Pope Adrian III
|Papacy began||17 May 884|
|Papacy ended||8 July 885|
|Birth name||Adrian or Agapitus|
|Born||Rome, Papal States|
|Died||8 July 885|
Modena, Carolingian Empire
|Feast day||8 July|
|Venerated in||Catholic Church|
|Canonized||2 June 1891|
Rome, Kingdom of Italy
by Pope Leo XIII
|Other popes named Adrian|
Pope Adrian III or Hadrian III (Latin: Adrianus or Hadrianus; d. July 885) was Pope from 17 May 884 to his death. According to Jean Mabillon, his birth name was Agapitus. He served for little more than a year, during which he worked to help the people of Italy in a very troubled time of famine and war.
He was born at Rome. He laboured hard to alleviate the misery of the people of Italy, prey to famine and to continuous war. He is also known to have written a letter condemning the Christians of both Muslim-ruled and Christian-ruled parts of Spain for being too friendly with the Jews in these lands.
He died in July 885 at San Cesario sul Panaro (Modena) not long after embarking on a trip to Worms, in modern Germany. The purpose the journey was to attend an Imperial Diet after being summoned by the Frankish King Charles III, the Fat, to settle the succession to the Holy Roman Empire and discuss the rising power of the Saracens.
His death and subsequent burial in the church of San Silvestro Nonantola Abbey near Modena is commemorated in the sculpted reliefs (c. 1122) that frame the doorway of this church. His relics are found near the high altar, and his tomb at once became a popular place of pilgrimage. His cult was confirmed in 1891, and his feast day is 8 July.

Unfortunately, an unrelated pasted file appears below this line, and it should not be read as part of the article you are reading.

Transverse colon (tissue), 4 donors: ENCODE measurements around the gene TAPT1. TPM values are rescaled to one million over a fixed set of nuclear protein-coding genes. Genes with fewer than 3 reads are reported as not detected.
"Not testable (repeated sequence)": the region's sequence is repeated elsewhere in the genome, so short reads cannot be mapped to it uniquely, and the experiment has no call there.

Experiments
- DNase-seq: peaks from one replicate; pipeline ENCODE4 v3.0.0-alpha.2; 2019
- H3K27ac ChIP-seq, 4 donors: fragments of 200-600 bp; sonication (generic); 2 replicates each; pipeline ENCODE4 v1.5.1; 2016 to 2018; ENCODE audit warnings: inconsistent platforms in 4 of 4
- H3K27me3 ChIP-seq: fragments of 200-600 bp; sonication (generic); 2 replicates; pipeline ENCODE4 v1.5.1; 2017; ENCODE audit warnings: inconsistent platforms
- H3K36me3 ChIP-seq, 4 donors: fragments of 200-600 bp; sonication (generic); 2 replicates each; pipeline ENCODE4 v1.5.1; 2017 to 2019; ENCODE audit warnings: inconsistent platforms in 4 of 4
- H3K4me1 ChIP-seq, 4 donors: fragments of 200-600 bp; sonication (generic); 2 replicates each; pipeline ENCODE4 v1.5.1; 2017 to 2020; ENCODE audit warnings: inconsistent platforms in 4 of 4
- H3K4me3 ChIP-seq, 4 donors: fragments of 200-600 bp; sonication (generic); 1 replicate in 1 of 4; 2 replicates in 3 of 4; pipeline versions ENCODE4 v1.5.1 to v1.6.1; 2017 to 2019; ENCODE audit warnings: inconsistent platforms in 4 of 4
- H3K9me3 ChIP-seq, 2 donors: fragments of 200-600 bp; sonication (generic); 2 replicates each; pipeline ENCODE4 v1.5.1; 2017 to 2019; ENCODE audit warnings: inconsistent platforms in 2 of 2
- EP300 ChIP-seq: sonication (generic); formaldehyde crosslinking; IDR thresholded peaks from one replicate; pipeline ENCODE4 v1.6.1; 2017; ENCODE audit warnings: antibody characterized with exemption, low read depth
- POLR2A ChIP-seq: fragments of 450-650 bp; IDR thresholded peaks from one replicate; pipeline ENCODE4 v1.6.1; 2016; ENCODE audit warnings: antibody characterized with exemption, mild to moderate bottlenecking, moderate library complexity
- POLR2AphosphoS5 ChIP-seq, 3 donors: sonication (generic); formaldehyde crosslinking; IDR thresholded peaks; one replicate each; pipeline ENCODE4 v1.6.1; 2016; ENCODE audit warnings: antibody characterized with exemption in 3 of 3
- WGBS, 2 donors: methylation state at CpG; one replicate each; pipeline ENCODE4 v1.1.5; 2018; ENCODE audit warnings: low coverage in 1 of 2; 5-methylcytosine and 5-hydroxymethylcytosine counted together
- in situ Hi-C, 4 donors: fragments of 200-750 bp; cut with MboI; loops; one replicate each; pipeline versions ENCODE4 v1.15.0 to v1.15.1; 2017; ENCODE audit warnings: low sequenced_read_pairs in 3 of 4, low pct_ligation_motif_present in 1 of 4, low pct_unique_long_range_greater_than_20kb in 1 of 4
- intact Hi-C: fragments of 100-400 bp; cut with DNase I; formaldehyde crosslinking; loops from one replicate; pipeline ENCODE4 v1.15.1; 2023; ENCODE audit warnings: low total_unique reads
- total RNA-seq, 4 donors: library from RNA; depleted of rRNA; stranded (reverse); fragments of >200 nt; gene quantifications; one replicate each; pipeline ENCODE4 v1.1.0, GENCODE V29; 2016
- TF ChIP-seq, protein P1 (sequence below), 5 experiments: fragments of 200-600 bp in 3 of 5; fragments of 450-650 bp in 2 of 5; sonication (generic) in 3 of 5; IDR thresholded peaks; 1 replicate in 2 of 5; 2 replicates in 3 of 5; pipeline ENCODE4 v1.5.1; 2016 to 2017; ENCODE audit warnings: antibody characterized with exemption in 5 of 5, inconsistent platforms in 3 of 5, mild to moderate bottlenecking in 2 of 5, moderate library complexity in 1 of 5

- Herbermann, Charles, ed. (1913). "Pope St. Adrian III". Catholic Encyclopedia. New York: Robert Appleton Company.
- According to Reginald L. Poole (1917), "The Names and Numbers of Medieval Popes", The English Historical Review, 32 (128), 465–78, at 467, Mabillon has probably confused Adrian III, who succeeded Marinus I, with Agapetus II, who succeeded Marinus II a century later.
- Monks of Ramsgate. “Hadrian III”. Book of Saints, 1921. CatholicSaints.Info. 1 September 2013
- Bernard S. Bachrach (1977). Early Medieval Jewish Policy in Western Europe (reprint ed.). University of Minnesota Press. p. 190. ISBN 9780816608140.
- Richard P. McBrien, Lives of the Popes: The Pontiffs from St. Peter to John Paul II, (HarperCollins, 2000), 143.
- François Bougard (2002), "Hadrian III", in Philippe Levillain, ed., The Papacy: An Encyclopedia, vol. 2 (New York and London: Routledge), 682.
- Dvornik, Francis (1948). The Photian Schism: History and Legend. Cambridge, UK: Cambridge University Press.
|Catholic Church titles|